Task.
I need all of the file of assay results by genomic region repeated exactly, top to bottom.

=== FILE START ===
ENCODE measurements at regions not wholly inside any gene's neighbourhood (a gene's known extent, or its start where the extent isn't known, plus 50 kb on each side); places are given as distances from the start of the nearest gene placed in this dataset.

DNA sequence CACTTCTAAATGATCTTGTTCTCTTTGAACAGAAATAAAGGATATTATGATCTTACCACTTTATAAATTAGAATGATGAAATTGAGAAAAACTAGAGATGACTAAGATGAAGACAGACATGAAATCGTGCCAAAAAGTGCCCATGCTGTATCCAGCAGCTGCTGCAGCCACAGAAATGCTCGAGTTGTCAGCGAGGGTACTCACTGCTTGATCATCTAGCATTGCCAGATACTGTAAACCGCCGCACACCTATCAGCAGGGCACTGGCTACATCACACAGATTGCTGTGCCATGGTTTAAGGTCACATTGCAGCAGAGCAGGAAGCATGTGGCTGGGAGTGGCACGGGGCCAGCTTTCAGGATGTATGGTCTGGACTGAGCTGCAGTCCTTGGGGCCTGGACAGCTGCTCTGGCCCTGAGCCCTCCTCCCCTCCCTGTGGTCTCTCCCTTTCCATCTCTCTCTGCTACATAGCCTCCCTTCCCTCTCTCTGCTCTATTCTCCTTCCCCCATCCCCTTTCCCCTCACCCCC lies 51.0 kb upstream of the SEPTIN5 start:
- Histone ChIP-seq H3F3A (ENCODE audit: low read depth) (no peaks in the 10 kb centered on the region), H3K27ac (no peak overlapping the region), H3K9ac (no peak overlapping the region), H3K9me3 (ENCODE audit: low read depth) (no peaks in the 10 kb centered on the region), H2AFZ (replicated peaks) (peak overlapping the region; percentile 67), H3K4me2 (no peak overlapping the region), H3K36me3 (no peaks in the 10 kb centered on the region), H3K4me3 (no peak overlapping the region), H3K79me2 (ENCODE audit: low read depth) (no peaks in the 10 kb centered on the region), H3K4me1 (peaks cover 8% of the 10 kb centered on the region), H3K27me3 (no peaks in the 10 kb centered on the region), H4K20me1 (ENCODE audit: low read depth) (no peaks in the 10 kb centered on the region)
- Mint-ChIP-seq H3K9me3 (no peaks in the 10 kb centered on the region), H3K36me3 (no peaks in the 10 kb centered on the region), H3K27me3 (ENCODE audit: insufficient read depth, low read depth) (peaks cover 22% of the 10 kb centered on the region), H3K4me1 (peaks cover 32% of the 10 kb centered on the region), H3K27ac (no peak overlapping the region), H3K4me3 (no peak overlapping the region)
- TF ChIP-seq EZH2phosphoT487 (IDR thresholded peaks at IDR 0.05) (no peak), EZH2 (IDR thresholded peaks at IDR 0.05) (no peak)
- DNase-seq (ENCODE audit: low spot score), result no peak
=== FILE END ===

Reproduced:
ENCODE measurements at regions not wholly inside any gene's neighbourhood (a gene's known extent, or its start where the extent isn't known, plus 50 kb on each side); places are given as distances from the start of the nearest gene placed in this dataset.

DNA sequence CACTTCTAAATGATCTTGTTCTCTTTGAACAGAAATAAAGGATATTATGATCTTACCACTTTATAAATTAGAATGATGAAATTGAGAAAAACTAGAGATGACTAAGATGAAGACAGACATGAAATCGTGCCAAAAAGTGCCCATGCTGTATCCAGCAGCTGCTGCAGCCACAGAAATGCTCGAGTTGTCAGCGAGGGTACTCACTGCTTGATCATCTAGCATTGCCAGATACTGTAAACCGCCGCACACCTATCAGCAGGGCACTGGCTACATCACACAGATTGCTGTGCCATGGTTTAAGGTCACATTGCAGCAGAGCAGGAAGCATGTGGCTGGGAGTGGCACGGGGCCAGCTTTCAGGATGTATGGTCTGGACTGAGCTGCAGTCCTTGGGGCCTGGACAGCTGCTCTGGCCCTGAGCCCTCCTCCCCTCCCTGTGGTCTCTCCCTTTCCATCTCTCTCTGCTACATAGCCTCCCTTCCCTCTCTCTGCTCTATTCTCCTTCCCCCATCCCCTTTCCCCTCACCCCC lies 51.0 kb upstream of the SEPTIN5 start:
- Histone ChIP-seq H3F3A (ENCODE audit: low read depth) (no peaks in the 10 kb centered on the region), H3K27ac (no peak overlapping the region), H3K9ac (no peak overlapping the region), H3K9me3 (ENCODE audit: low read depth) (no peaks in the 10 kb centered on the region), H2AFZ (replicated peaks) (peak overlapping the region; percentile 67), H3K4me2 (no peak overlapping the region), H3K36me3 (no peaks in the 10 kb centered on the region), H3K4me3 (no peak overlapping the region), H3K79me2 (ENCODE audit: low read depth) (no peaks in the 10 kb centered on the region), H3K4me1 (peaks cover 8% of the 10 kb centered on the region), H3K27me3 (no peaks in the 10 kb centered on the region), H4K20me1 (ENCODE audit: low read depth) (no peaks in the 10 kb centered on the region)
- Mint-ChIP-seq H3K9me3 (no peaks in the 10 kb centered on the region), H3K36me3 (no peaks in the 10 kb centered on the region), H3K27me3 (ENCODE audit: insufficient read depth, low read depth) (peaks cover 22% of the 10 kb centered on the region), H3K4me1 (peaks cover 32% of the 10 kb centered on the region), H3K27ac (no peak overlapping the region), H3K4me3 (no peak overlapping the region)
- TF ChIP-seq EZH2phosphoT487 (IDR thresholded peaks at IDR 0.05) (no peak), EZH2 (IDR thresholded peaks at IDR 0.05) (no peak)
- DNase-seq (ENCODE audit: low spot score), result no peak